05.23am is one of the most significant points of my life. It was the time I was admitted to a Psychiatric Ward. So that is why I decided to name this blog it because it changed my whole life, and my family's life completely. They have been my rock throughout all this and would not have coped without them.

Thursday, 26 July 2012

Building and Breaking

In my last blog I talked about how hard it can be to tell your family and friends about your condition. But not about how and when and why you will inevitably have to tell strangers about it and what there reactions are like. 
It is everywhere, I filled out a drivers licence application a couple of days ago, and it asks if you suffer with mental health issues. Why ask that in those words? And I can't think of a half sensible answer to that. If it asked more specific questions about hallucinations or the like I could understand why that is important to tell someone, in relation to driving. But why ask about mental health under one overarching stereotype. This I must say I have a slight issue with. As I had to tick the yes box, so any sort of assumption can and probably will be made by the assessor of the application form. My point is is that the term mental health covers so much and so many different illnesses that the question is just wrong, and to an extent redundant. That being said if I get a reply asking me what my mental illness is I would be more than happy because then they are not tarring everyone with a mental illness with the too unstable to drive brush.
In the car this morning I was trying to think of a half decent metaphor for what it is like when you tell a stranger about your illness, for what ever reason that is. The best one I can think of is taken from Harry Potter, in book number two during the dueling club Harry speaks Parseltongue to ward of a snake. Something which is associated with being bad and dangerous but was in fact being used for good. However the reaction of the crowd around was that Harry must be bad and dangerous because he can speak it. In exactly the same way that saying you have Psychosis to a stranger sets alarm bells ringing and triggers instinctual defense mechanisms within them. I don't blame them, I blame the lack of education people receive about mental health. If it was talked about more at a school level people would grow up with an understanding of it so much better.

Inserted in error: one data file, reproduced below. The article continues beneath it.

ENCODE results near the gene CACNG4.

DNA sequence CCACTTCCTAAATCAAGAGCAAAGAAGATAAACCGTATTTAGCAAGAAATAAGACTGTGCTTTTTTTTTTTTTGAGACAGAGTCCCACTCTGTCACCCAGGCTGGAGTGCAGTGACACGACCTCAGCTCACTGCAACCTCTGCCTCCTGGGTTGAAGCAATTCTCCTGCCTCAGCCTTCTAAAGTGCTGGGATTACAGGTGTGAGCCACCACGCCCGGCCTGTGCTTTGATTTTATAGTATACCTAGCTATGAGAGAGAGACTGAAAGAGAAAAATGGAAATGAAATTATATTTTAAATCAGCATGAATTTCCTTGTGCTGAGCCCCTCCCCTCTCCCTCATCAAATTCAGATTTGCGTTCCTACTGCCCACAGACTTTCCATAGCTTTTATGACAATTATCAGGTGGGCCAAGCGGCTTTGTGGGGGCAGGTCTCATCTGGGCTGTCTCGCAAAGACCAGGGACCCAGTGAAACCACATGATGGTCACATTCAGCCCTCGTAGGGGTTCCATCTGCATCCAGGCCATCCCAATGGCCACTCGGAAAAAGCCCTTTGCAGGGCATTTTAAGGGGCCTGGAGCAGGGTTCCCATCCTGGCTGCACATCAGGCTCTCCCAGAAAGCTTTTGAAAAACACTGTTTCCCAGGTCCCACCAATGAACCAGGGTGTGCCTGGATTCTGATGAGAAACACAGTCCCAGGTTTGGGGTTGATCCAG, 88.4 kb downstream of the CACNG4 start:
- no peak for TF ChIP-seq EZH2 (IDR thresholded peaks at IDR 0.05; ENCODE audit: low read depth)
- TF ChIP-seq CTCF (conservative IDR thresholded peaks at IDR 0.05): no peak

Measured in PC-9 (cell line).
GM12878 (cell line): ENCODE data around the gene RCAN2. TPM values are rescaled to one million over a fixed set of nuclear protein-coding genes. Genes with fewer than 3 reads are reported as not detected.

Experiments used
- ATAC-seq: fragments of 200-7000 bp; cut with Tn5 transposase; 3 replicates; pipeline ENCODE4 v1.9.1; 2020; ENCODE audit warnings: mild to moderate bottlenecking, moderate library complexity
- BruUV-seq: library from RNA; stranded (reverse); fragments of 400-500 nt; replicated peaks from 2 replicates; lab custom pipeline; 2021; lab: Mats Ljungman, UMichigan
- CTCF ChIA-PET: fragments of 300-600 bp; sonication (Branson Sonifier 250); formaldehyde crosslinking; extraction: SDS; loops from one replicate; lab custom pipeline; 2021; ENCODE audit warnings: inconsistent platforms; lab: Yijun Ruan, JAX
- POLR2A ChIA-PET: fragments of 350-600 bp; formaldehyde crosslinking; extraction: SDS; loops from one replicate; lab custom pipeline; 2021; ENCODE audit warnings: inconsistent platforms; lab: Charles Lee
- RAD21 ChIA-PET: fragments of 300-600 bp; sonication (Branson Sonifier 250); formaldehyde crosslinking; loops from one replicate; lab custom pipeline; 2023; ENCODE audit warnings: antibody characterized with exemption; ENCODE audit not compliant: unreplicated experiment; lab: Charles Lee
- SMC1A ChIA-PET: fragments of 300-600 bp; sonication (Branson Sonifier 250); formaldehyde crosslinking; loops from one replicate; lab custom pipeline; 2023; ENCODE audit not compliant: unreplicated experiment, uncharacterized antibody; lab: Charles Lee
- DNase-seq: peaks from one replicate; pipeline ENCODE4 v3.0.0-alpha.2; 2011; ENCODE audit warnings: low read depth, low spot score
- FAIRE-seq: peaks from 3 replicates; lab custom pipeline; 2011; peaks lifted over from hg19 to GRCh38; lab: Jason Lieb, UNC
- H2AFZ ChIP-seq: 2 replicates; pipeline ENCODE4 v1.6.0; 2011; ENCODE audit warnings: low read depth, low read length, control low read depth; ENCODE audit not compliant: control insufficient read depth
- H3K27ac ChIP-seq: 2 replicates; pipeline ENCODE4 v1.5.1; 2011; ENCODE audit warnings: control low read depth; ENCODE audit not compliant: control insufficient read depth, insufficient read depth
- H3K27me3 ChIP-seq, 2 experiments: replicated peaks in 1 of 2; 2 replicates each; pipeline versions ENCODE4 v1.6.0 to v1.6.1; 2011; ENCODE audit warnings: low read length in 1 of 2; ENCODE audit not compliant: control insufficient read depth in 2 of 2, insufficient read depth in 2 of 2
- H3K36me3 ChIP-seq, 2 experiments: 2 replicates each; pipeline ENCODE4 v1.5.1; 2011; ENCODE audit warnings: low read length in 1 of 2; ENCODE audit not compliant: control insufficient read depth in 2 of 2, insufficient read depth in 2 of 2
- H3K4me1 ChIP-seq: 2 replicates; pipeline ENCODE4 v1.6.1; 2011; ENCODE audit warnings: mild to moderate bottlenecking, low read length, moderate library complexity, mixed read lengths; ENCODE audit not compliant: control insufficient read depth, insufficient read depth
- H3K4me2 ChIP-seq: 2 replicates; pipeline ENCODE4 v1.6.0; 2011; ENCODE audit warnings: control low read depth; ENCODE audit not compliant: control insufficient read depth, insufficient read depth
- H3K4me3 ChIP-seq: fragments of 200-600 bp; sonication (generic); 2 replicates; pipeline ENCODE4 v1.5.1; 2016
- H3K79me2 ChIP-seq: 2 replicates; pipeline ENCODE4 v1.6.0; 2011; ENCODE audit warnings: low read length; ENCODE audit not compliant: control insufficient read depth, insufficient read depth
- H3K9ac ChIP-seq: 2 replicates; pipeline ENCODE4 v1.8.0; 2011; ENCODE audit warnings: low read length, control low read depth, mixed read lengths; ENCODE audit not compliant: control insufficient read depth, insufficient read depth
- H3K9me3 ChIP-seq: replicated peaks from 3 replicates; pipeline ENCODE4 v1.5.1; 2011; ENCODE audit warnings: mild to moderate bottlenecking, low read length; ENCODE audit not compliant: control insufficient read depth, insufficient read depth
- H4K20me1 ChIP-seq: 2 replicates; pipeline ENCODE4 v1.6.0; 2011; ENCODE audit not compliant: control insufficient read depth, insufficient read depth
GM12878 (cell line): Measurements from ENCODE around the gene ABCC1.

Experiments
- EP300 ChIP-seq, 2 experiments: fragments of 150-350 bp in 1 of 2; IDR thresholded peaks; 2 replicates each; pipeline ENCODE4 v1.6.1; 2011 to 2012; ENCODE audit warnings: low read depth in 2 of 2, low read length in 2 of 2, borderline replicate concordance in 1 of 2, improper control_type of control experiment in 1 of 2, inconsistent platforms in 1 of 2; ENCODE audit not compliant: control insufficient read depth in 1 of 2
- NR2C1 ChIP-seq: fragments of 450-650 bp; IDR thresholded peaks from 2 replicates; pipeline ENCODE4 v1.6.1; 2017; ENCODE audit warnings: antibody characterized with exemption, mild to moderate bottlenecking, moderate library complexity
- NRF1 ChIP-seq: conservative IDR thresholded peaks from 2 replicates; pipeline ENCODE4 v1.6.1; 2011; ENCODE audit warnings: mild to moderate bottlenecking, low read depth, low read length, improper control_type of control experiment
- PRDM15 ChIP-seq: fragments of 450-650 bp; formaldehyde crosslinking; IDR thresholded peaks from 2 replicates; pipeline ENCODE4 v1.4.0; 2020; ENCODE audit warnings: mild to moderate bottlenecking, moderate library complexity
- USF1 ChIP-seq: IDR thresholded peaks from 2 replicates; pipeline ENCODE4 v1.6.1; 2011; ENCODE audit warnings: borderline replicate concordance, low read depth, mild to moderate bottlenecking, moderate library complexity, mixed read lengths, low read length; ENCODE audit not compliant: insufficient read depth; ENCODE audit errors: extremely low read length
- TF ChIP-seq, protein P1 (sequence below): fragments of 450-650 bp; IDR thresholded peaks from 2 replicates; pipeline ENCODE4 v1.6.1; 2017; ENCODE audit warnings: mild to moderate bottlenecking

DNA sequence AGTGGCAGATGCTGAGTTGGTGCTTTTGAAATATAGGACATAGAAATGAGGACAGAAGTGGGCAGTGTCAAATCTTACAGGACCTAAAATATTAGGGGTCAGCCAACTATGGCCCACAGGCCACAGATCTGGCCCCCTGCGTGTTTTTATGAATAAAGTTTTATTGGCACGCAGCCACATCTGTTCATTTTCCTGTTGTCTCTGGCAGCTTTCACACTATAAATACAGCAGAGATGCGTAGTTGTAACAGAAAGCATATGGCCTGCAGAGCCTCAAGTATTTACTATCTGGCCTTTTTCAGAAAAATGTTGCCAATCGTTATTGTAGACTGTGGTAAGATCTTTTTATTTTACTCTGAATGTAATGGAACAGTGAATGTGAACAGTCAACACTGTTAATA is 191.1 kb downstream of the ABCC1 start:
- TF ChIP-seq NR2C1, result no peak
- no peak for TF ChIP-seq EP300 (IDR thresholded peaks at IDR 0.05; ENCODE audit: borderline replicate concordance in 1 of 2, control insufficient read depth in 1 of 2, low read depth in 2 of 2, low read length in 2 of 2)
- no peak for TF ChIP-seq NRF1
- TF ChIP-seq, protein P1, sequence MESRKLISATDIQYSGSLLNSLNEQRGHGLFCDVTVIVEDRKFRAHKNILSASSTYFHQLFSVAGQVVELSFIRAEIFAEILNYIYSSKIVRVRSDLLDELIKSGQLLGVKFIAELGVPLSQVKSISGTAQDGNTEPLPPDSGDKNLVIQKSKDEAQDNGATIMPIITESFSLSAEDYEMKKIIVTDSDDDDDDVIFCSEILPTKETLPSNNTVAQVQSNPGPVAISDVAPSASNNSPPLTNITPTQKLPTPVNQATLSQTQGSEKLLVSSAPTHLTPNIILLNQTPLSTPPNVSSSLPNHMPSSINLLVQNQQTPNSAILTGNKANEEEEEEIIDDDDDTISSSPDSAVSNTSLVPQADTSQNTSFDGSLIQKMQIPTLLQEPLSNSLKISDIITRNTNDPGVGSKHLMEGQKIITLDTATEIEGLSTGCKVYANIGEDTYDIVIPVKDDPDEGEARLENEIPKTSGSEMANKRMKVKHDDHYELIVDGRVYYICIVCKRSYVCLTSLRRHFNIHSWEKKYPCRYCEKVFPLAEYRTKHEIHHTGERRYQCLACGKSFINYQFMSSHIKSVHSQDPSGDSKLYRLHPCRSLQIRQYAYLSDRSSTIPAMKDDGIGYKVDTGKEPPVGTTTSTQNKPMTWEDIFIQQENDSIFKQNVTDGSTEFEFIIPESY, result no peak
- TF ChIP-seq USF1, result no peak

I am lucky with my boss I have the sort of open friendship so I can tell her everything and she understands it all but I am pretty sure people like her are in the minority. Not just because bosses like her are rare but also people are too scared to go to their bosses and have the conversation for whatever reason, which is totally understandable.

I had a similar problem when I tried to go to the USA with dad on holiday last summer, during my first psychotic episode, on their visa applications it asks about mental illness and was I a danger to myself or others. No I wasn't but they still demanded at least two letters from health care professionals to back it up. Which I had and when I went through security there were no issues and it turns out I didn't need the letters they asked for. But I had to wear a long sleeved shirt to hide old scars on my arms in case they saw and got twitchy about it, and that made me ashamed of myself, and what I was suffering with. Which no one should have to feel, no matter what the circumstance. In this instance I understand for security reasons why they do what they do but it is not helpful and I think could be handled better. because if i had said i was a danger to myself I would had to travel to the American Embassy in London to be assessed to see if I am fit for travel.

I think that when you tell someone who doesn't know about or understand mental health issues they automatically build walls to protect themselves from a threat that is most likely not there. For a while I thought it was my responsibility to break down those walls other people surround themselves with. But I think I have come to believe they can only be truly broken down by the person that builds them. 


  1. Keep up the blog Sam, be assured, that wall is coming down brick by brick for you and everyone around you. Well done.
    Love from Julie Hardy

  2. Thank you very much for your kind words Julie. Hopefully it will for us all

  3. I have also thought that "mental illness" is far too broad a lable. Way too easy to make sweeping generalizations. It's also completely wrong to use the same term to describe depression and psychopathic behaviours and everything in between. Impossible to make important distinctions and impossible to heal the stigma.
    At any rate...so wonderful to read your blog. Thank you so much for sharing. Your writing is making a difference.